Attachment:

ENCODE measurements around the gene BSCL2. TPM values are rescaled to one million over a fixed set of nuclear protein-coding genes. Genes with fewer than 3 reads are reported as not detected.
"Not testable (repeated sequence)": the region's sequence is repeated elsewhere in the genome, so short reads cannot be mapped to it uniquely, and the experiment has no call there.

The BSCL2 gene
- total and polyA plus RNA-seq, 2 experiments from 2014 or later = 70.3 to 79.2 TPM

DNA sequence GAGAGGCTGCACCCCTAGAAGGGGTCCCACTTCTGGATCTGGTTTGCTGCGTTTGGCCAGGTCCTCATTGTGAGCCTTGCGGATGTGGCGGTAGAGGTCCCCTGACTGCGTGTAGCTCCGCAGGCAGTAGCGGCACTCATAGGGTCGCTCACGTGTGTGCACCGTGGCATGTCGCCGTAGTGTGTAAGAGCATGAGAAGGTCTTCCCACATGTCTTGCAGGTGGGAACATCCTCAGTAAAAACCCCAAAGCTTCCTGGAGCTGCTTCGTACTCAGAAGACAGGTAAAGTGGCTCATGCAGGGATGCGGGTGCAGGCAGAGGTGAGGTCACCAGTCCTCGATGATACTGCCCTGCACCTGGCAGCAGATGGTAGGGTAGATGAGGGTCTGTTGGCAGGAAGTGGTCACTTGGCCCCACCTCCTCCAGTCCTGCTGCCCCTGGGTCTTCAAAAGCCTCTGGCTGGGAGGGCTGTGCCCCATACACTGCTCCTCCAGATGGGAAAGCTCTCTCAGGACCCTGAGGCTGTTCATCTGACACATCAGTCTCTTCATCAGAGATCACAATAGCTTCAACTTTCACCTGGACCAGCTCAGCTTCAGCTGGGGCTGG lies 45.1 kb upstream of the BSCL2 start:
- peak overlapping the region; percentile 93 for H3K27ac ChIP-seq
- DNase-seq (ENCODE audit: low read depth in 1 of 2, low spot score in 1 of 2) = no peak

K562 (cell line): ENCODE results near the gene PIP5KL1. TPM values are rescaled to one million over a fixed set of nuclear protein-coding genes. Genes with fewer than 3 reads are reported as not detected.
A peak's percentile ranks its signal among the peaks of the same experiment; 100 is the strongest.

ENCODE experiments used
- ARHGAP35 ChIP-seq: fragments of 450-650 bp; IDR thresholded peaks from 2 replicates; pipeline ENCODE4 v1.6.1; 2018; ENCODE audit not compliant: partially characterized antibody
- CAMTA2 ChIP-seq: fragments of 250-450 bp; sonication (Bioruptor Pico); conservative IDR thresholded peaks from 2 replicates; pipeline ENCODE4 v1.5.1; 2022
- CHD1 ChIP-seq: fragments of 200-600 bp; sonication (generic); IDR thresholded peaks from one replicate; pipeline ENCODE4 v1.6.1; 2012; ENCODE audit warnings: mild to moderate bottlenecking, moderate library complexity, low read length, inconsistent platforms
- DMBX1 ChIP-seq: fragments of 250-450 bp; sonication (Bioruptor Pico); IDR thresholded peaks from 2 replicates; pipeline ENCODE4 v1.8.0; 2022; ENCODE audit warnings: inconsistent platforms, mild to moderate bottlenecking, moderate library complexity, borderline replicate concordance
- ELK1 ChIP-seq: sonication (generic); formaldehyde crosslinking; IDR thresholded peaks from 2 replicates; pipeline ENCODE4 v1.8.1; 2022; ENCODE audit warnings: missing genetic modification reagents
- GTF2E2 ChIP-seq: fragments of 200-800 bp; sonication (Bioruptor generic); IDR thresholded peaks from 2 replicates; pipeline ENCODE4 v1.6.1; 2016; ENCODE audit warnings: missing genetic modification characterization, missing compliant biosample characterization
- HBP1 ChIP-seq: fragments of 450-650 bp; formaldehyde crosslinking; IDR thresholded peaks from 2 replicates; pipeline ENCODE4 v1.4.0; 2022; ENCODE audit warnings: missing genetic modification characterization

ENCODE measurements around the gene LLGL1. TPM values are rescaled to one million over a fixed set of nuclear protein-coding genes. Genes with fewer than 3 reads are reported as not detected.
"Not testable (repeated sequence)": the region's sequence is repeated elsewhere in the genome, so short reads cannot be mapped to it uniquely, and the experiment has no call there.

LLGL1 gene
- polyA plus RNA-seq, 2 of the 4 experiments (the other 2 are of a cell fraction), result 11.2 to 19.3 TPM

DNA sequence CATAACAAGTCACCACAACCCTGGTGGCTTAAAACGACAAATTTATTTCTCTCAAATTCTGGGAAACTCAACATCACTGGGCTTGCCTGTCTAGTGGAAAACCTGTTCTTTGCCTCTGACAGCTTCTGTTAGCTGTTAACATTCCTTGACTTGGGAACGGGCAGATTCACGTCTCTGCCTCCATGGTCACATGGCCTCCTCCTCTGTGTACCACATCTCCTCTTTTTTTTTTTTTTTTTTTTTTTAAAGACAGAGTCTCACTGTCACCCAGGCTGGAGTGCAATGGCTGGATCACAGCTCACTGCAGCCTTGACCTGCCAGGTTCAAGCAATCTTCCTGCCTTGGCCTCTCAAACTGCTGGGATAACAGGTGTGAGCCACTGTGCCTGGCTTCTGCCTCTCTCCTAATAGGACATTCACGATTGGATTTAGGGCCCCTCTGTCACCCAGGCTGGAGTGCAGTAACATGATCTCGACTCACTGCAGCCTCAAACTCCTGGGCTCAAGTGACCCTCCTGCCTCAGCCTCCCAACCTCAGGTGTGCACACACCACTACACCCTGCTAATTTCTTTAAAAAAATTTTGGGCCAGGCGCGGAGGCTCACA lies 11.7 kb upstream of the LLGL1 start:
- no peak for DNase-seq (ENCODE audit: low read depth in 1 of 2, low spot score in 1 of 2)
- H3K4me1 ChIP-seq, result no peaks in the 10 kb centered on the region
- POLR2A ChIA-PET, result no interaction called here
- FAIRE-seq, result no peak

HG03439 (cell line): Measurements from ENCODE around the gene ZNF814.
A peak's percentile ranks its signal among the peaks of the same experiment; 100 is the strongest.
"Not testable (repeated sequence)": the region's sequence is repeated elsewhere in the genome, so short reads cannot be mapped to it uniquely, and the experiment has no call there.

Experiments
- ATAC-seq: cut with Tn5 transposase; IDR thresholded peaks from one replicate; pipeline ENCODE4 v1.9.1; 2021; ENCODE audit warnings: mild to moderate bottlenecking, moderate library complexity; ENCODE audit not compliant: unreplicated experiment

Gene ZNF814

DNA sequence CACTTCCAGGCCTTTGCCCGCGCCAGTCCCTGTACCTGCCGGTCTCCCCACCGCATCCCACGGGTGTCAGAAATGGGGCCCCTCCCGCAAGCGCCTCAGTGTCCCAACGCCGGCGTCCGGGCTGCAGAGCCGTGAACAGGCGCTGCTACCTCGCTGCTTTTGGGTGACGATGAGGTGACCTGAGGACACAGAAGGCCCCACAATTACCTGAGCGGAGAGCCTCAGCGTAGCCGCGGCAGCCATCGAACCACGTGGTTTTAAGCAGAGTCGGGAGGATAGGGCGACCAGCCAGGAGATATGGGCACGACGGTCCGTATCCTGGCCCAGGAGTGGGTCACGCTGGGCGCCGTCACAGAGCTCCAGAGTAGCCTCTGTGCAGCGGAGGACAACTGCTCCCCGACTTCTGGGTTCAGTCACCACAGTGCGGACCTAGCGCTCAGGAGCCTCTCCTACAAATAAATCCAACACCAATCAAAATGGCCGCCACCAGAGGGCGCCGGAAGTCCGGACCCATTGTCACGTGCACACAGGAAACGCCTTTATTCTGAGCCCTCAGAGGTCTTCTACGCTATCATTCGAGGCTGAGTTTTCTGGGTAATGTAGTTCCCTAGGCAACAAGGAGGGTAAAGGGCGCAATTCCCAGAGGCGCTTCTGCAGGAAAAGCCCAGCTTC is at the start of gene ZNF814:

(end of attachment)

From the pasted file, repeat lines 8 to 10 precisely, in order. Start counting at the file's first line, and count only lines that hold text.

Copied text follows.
K562 (cell line): ENCODE results near the gene PIP5KL1. TPM values are rescaled to one million over a fixed set of nuclear protein-coding genes. Genes with fewer than 3 reads are reported as not detected.
A peak's percentile ranks its signal among the peaks of the same experiment; 100 is the strongest.

ENCODE experiments used